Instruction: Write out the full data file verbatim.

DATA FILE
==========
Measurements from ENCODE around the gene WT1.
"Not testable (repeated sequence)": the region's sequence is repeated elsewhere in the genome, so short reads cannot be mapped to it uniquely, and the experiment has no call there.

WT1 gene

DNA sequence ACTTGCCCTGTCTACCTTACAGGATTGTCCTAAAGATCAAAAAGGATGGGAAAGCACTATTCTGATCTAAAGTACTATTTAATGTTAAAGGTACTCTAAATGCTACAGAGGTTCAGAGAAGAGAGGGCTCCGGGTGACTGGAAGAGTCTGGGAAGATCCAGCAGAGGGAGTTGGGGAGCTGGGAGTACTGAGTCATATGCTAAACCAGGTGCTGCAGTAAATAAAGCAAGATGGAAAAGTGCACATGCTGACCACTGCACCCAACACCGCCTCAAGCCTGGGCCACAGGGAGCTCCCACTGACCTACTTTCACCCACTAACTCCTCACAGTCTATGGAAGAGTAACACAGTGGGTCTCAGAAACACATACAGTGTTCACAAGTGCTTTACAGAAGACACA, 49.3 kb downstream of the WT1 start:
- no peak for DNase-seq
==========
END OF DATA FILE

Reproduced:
Measurements from ENCODE around the gene WT1.
"Not testable (repeated sequence)": the region's sequence is repeated elsewhere in the genome, so short reads cannot be mapped to it uniquely, and the experiment has no call there.

WT1 gene

DNA sequence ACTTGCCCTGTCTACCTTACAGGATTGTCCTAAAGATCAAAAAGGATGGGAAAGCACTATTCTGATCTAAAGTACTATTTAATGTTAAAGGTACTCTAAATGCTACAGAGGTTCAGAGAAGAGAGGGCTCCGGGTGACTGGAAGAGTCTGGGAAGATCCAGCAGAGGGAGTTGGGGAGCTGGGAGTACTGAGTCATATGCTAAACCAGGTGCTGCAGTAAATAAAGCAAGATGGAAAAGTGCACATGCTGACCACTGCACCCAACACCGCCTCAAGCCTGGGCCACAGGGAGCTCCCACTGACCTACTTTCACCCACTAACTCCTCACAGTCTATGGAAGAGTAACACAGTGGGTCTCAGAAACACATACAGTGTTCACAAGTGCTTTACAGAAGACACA, 49.3 kb downstream of the WT1 start:
- no peak for DNase-seq